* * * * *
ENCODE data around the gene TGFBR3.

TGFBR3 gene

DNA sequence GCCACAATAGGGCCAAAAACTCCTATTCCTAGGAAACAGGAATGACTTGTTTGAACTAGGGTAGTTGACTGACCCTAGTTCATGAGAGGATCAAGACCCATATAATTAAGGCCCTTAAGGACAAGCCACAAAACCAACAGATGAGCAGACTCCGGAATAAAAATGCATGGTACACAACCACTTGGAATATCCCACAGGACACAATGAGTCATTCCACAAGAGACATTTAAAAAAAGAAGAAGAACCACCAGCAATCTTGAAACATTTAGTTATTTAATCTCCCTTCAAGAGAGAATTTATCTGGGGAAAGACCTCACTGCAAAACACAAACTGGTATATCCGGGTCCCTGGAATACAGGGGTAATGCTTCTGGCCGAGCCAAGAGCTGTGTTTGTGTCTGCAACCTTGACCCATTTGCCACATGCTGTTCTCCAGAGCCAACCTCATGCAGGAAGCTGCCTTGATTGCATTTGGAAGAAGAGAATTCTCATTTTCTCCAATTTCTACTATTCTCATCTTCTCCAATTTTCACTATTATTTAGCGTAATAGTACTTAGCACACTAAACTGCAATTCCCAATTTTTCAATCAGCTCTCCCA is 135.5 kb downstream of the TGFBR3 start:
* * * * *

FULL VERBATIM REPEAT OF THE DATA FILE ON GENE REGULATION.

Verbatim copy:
ENCODE data around the gene TGFBR3.

TGFBR3 gene

DNA sequence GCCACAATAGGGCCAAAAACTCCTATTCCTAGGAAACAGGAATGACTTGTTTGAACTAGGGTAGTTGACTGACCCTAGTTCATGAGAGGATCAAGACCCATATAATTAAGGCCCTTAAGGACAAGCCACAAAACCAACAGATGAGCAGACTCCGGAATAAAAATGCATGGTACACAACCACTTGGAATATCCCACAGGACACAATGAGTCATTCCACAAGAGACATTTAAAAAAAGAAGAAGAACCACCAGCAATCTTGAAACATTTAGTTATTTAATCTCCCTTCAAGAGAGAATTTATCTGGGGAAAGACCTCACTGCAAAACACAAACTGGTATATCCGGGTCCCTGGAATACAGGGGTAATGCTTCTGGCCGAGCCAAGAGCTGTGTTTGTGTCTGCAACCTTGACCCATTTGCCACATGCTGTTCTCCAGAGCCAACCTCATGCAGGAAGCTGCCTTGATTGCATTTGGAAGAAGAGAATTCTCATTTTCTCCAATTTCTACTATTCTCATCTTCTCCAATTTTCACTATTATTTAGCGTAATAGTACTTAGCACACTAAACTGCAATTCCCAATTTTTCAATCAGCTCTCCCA is 135.5 kb downstream of the TGFBR3 start: